Both Lighting Talk and Poster

Mining Process Data: Assessing Elementary Students’ Computational Thinking
Guanhua Chen, University of Miami
Ji Shen, University of Miami

Various definitions of computational thinking (CT) have been developed and applied to educational settings, and most of those definitions acknowledge that CT refers to a person’s ability to solve problems by drawing on computer science concepts and tools. In our framework, we apply six components (syntax, data, representation, algorithm, efficiency, and transfer) to describe CT as revealed in problem solving. One challenge of using the construct of CT in educational research is how to assess it as it can be applied in a variety of contexts including everyday practices and multiple aspects of CT may work together in solving the same problem. Popular forms of assessment (paper-and-pencil test or an online multiple-choice test) fall short of capturing students’ complex problem solving processes. To address the challenge, we developed an online assessment with multiple types of items that are able to record student actions in solving given problems with timestamps, which offers the possibility of mining process data during and after. We applied this assessment as the pre/posttest for a week-long robotics curriculum for 130 5th graders. By using extracted measurements based on our framework components and applying certain supervised and unsupervised machine learning algorithms as well as visualizations, we identified, in our preliminary analyses, several interesting patterns on how students leverage their CT skills in solving given problems. For example, students adopted various paths in reaching similar or the same answer; they could be clustered into groups such as minimum trial, random trial and error, definite trial and error, and efficient solvers. Different switching patterns among certain CT components could predict the success rate in solving a problem. For instance, the frequency of going back and forth between alternative representations (sketch and code) in one item could differentiate successful solvers from poor performers.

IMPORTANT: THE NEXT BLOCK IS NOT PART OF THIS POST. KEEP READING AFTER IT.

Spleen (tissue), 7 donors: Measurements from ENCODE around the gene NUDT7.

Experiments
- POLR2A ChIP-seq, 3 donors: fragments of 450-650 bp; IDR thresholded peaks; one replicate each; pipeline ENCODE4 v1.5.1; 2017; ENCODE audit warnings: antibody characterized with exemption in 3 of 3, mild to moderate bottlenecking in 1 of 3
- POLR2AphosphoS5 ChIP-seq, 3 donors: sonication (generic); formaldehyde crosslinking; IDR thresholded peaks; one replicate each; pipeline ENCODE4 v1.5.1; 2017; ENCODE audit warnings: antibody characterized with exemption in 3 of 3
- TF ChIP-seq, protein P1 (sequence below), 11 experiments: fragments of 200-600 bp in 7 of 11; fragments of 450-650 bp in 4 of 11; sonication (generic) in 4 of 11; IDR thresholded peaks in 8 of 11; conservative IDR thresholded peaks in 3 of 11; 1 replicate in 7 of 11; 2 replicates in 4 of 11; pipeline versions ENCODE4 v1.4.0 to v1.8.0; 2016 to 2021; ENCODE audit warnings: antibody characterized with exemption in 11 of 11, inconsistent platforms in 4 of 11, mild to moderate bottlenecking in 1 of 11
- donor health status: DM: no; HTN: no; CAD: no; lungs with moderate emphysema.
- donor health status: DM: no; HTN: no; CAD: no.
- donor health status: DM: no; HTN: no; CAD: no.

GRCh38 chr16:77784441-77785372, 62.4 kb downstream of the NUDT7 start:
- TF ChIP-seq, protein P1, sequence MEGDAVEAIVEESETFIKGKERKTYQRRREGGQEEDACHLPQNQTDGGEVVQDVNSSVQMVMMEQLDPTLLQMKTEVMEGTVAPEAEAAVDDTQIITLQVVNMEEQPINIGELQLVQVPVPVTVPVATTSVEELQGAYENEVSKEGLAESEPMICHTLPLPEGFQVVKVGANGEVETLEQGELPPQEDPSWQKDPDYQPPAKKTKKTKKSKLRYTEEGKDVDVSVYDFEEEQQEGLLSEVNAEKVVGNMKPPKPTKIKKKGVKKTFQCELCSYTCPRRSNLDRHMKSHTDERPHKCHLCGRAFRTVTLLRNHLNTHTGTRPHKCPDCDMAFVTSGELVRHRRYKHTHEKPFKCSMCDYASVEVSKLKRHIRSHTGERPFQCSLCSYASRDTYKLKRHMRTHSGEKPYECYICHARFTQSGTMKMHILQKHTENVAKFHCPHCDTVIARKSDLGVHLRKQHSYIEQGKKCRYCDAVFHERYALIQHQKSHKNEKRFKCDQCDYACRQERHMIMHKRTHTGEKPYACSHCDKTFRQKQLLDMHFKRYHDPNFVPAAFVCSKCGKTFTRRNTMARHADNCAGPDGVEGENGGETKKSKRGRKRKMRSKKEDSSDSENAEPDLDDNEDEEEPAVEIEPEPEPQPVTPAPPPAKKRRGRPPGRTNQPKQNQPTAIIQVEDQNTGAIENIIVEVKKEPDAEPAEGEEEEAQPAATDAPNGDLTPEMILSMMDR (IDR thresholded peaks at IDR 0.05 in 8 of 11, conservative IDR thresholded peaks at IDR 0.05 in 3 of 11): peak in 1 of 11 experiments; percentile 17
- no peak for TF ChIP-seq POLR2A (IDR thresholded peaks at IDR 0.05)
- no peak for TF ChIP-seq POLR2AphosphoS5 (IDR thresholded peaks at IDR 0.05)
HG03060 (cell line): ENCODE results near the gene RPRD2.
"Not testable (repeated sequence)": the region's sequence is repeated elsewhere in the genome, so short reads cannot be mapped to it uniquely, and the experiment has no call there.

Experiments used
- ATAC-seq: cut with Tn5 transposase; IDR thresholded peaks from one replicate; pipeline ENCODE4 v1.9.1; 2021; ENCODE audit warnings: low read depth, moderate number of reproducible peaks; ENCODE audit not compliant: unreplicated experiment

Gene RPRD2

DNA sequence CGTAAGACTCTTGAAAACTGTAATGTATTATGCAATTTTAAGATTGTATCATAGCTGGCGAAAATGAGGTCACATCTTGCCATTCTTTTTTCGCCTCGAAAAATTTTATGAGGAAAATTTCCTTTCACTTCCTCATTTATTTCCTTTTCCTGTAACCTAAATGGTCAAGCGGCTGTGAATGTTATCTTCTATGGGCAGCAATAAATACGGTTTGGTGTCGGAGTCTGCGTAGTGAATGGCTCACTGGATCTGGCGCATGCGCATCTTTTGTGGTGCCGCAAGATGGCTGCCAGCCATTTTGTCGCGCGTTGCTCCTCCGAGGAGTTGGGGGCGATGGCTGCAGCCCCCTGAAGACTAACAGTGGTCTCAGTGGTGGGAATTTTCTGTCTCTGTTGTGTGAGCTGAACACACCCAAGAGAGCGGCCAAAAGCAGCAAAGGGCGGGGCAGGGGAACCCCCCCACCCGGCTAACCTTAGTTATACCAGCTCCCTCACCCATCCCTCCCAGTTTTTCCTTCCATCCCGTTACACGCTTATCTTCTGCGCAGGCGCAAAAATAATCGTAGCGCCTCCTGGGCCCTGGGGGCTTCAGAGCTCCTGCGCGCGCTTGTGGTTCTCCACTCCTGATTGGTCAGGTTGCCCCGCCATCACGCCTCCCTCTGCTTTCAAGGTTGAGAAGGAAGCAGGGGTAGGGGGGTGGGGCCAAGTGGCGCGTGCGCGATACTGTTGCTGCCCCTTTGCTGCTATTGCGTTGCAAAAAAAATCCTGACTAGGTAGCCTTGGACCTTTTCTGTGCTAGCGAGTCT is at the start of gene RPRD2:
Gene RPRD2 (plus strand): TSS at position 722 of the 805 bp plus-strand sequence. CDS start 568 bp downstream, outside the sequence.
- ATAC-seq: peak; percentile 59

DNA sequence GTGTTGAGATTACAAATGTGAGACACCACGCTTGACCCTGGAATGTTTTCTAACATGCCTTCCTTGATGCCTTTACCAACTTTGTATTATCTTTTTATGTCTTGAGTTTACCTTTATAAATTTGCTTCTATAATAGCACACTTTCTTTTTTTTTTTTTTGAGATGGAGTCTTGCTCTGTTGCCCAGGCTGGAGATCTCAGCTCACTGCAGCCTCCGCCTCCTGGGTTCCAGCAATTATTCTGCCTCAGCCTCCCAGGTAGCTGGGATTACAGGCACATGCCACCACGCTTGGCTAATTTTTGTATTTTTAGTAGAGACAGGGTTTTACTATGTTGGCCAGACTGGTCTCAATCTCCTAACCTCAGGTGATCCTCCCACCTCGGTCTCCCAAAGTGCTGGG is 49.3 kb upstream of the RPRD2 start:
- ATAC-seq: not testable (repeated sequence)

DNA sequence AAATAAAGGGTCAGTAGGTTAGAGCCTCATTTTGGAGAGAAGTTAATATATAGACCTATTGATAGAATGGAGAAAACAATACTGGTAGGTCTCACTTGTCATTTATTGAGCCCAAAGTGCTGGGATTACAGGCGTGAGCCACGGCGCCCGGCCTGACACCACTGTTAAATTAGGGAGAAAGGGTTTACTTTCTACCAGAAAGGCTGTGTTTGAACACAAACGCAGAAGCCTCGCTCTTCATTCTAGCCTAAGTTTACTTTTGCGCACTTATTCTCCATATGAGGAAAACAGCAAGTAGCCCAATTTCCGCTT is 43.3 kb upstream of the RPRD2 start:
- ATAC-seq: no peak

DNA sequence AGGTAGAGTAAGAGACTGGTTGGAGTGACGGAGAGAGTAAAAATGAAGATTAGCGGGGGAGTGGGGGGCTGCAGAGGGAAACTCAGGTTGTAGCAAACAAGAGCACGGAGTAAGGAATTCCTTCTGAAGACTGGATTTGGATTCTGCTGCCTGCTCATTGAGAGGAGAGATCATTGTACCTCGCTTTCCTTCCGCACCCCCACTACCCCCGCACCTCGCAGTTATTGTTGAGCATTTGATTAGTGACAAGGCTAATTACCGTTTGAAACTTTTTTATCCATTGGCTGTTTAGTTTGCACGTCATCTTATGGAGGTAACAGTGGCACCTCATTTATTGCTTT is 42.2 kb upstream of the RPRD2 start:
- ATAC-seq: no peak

Resigning the Coursework of a Software Engineering Class
Xuguang Chen, Saint Martin’s University

CSC446 Software Engineering: Analysis and Design is an introduction course for undergraduate students (especially senior students), offered in the Department of Computer Science, Saint Martin’s University (SMU). Its coursework is redesigned and the new design will be used in Fall 2017. Because the size of a class in SMU is usually small, it is difficult to quickly evaluate the effectiveness of the new design. Thus, the author is actively seeking collaborators who also can use the coursework designed for CSC446 in his or her software engineering class.

Similar to software engineering courses offered in other universities, CSC446 included one term project, several assignments, one midterm exam, and one final exam. The project was designed by the instructor, simulating the operations and functions of a real-world system (e.g., simulating an online library system or an online store). Based on the feedback from the students and author’s experience, such a design has several problems as described on the poster. So, CSC446 was revised, in which, other than finishing a series of mini assignments and quizzes, the students simultaneously work on two projects for different purposes from the beginning of the semester.

In the new design, each topic covered in class is delivered to the students in three steps. Firstly, the instructor explains the topic with examples. The students then understand/review the topic through quizzes in class and practice its applications in assignments, and finally apply it to their projects. One project comes from the instructor’s research area, but tailored for the class. It helps students acquire research experience and better understand skills and techniques needed for developing a real-world software. The other is directly selected from industry, but tailored by the instructor and owners. The students can accumulate experience of developing a real-world software in an industrial development environment through this project.